- The Washington Times - Sunday, January 4, 2009

Eric Hayes faces Sean Mosley in practice every day, so mentioning both the Maryland freshman and daily basketball work produces an intriguing response.

Hayes’ wry smile alludes to the bruises he leaves Comcast Center with all the time, his voice offering a hint of the you-don’t-even-want-to-know wariness that comes from regularly facing the Baltimore native.

After Saturday, Charlotte can appreciate Hayes’ pain. And if the Terrapins are fortunate, soon too will the ACC.

Mosley scored a career-high 11 points, helping erase an early double-digit deficit as Maryland upended Charlotte 85-75 to extend its winning streak to seven. Greivis Vasquez had 27 points for the Terps (11-2), who received a vital boost from the bench to remain perfect at home this season.

“This was kind of Sean’s breakout game, and hopefully he can keep it going for the rest of the year,” said reserve Cliff Tucker, who added eight points in 10 minutes. “The starters were kind of sluggish today starting off, so when me and Sean got in the game, it sparked the team. Once we got going, the starters got in and started to play well.”

The Terps needed something to save them early on from the 49ers (5-7), who unleashed a potent perimeter barrage in the first half. That something turned out to be Mosley, who was on track to start during the preseason before suffering a sprained ankle in late October.

The injury set him back, leaving him in a reserve role and spoiling the timing of his offensive game. Assistant coaches urged him to take more shots during practice in the hopes of dispelling a chilly 27.1 percent performance from the floor.

“It made me fall behind a little bit,” he said. “Now I have rhythm, and now my teammates trust me on the perimeter and it feels good.”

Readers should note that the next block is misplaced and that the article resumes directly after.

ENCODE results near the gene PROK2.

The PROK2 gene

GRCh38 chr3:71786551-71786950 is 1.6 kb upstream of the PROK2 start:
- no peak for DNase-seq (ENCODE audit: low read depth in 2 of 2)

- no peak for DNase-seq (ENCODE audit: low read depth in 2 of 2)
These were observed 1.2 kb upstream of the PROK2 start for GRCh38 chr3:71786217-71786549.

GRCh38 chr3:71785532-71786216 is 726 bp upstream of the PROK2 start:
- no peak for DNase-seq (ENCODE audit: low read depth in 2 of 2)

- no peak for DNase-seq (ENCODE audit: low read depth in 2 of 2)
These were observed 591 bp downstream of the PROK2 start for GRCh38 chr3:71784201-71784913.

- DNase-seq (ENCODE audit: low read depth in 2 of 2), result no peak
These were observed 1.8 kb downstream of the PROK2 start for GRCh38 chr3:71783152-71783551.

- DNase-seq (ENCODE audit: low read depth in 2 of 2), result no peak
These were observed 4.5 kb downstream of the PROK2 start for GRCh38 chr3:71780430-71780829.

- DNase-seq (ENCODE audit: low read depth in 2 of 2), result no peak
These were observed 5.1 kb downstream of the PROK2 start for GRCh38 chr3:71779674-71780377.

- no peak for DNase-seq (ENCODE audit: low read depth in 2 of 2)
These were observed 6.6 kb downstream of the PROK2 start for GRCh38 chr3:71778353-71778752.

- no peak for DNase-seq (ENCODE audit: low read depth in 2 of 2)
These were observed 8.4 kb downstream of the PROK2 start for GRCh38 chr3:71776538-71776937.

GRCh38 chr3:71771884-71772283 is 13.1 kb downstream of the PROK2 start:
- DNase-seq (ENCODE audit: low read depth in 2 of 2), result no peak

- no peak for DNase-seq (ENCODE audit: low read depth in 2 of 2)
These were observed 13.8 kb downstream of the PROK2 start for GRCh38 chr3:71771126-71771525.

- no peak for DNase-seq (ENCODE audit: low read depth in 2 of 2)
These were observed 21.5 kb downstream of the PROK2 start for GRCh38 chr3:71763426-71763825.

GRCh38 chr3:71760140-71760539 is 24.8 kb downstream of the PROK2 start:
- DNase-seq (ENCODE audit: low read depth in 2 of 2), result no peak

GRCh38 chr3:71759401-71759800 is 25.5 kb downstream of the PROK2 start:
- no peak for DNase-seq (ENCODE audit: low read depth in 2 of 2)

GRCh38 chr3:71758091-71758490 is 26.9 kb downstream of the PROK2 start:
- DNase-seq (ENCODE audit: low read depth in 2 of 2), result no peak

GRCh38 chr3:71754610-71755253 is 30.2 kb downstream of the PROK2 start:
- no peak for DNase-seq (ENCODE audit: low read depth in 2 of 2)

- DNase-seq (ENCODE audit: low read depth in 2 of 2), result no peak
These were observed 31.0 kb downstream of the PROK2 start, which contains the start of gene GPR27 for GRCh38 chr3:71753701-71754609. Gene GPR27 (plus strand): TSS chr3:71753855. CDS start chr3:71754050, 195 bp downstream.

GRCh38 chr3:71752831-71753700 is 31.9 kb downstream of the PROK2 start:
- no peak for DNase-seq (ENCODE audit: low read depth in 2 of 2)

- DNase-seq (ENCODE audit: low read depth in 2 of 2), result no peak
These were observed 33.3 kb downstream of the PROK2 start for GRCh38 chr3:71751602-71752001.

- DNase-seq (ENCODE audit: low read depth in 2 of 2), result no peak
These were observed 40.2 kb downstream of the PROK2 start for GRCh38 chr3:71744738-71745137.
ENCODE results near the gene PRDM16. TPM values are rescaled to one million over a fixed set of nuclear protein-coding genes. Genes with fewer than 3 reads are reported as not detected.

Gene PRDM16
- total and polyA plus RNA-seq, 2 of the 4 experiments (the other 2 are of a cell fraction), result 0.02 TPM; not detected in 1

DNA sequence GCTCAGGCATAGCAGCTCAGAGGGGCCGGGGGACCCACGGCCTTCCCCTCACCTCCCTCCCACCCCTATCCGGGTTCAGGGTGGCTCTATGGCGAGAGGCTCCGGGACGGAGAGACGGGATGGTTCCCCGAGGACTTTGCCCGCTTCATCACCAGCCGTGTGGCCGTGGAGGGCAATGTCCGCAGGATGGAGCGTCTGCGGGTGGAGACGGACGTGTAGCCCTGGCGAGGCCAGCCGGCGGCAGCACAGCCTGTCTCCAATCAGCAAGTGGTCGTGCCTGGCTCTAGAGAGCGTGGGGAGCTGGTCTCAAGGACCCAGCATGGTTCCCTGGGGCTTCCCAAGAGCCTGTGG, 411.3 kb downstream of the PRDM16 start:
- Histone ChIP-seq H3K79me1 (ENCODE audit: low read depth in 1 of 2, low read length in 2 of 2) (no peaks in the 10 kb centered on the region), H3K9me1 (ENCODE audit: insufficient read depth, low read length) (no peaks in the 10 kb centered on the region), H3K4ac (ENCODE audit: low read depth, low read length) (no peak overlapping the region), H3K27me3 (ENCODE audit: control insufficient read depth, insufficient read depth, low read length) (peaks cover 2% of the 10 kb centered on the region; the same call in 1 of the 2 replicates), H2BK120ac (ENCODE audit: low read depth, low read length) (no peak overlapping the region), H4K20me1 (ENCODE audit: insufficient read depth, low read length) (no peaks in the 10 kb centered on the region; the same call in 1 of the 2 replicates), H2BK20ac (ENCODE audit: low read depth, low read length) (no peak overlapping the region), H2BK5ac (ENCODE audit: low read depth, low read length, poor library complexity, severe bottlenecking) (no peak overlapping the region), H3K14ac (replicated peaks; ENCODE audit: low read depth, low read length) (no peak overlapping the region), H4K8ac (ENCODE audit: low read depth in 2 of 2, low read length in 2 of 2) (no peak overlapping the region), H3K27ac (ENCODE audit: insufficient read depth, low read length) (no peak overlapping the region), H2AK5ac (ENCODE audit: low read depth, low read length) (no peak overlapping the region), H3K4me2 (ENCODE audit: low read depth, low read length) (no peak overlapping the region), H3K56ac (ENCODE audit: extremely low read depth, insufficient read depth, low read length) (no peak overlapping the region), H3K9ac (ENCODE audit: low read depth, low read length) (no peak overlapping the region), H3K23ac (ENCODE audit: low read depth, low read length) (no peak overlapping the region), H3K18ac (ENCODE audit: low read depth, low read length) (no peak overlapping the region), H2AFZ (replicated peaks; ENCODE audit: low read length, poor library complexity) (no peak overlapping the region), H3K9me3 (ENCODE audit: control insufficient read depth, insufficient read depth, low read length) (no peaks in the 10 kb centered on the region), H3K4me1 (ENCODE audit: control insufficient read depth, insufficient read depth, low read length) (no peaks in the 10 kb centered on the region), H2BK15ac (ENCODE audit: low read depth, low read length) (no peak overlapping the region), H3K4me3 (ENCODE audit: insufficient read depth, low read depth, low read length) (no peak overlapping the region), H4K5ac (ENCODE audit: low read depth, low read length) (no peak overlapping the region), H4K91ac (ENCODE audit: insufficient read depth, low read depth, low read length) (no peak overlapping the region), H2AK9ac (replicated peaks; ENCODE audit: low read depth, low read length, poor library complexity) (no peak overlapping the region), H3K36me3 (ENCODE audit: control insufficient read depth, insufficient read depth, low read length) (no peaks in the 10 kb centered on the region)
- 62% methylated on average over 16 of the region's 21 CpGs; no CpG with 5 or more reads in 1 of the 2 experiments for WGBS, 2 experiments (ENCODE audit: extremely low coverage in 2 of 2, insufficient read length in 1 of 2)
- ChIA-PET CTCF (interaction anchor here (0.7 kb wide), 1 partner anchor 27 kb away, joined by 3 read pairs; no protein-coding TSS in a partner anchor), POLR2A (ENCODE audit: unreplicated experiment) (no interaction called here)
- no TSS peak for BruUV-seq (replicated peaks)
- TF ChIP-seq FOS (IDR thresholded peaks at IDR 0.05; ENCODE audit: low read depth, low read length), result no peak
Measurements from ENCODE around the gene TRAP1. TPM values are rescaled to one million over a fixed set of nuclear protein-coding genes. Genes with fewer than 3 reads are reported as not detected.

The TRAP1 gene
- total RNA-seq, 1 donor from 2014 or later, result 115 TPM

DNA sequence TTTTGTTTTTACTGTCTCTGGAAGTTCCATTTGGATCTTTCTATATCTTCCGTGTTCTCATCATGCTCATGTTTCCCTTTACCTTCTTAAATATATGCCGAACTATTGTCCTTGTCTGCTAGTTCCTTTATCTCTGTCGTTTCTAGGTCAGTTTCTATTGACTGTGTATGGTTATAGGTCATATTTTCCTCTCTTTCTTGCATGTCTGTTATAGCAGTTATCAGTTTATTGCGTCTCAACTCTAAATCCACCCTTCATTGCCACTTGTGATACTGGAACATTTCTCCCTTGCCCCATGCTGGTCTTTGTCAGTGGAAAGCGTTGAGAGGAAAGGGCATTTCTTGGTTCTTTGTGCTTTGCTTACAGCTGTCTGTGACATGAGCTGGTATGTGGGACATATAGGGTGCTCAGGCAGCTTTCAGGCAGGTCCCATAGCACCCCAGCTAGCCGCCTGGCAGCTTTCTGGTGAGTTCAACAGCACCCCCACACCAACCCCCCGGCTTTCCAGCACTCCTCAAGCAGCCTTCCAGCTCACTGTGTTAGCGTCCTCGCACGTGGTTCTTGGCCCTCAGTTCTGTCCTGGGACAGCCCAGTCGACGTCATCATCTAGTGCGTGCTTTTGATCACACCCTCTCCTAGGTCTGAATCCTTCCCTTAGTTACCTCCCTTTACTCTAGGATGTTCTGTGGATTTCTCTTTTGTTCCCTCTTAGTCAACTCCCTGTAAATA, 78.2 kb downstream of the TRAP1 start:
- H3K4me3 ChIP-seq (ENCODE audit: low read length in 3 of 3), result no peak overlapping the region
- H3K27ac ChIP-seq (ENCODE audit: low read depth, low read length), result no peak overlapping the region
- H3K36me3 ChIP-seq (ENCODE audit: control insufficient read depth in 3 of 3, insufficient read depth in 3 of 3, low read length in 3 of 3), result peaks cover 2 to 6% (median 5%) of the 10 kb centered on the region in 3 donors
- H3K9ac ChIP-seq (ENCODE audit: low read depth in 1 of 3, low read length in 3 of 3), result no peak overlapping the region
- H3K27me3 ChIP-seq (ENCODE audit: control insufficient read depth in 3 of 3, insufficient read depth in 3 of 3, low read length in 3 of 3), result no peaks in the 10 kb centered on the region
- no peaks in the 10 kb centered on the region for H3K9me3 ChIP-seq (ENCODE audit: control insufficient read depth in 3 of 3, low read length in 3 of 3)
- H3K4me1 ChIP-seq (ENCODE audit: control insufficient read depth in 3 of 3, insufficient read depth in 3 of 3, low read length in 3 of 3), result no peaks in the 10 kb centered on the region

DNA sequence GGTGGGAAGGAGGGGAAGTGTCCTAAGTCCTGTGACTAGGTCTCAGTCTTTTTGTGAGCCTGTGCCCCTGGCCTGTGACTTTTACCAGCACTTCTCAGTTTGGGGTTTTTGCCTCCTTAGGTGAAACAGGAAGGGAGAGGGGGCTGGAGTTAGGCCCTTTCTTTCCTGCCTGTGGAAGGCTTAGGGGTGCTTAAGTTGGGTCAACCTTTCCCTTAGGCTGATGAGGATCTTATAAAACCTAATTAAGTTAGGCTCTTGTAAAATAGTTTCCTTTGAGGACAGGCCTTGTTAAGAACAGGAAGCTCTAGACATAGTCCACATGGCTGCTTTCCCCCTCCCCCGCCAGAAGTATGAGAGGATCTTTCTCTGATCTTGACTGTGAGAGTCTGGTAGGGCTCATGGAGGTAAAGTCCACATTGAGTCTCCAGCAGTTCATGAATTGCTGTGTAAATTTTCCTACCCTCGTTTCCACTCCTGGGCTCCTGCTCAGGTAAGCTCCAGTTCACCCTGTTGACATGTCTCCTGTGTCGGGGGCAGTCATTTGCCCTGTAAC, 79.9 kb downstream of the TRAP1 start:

It helps for Mosley, who ranks second in Maryland high school history in scoring, to post his first double-digit scoring game of his college career. He erased what remained of an 11-point deficit with a tying 3-pointer late in the first half, and his four offensive rebounds permitted a few opportunities around the basket.

The Terps finally took the lead for good while Mosley was on the bench. Just after Charlotte’s Charles Dewhurst drove for a layup to make it 49-49, he fell to the floor with a right knee injury. Maryland quickly pounced, rattling off a 16-0 run. Mosley was on the court for much of it, drilling a 3-pointer to make it 62-49 and moments later picking off a pass before sending an outlet to Vasquez for a layup.

That’s Mosley’s skill set - a little of just about everything, with plenty of aggressiveness packed into his 6-foot-4 frame.

“I know the guys on the first team don’t like to play against him,” coach Gary Williams said. “He’s very physical. He plays every day in practice like he did out there today. You notice who the first team doesn’t mind going against and the guys who bother the first team.”

Tucker enjoyed a similar day, albeit in less than half as much time. But the big days from the backups were significant for a team with a recent history of wilting in the second half because of depth issues.

It was the Terps’ burden a season ago, when frittered leads became an all-too-common occurrence and ensured a third NIT appearance in four years. But Saturday, the opposite unfolded: Maryland simply shrugged off a slow start and an opponent’s strong shooting, wearing the 49ers down with the help of Mosley and Tucker.

“It makes us so much better because a lot of teams lack that bench,” forward Landon Milbourne said. “I think that might have been what helped us get that win tonight.”

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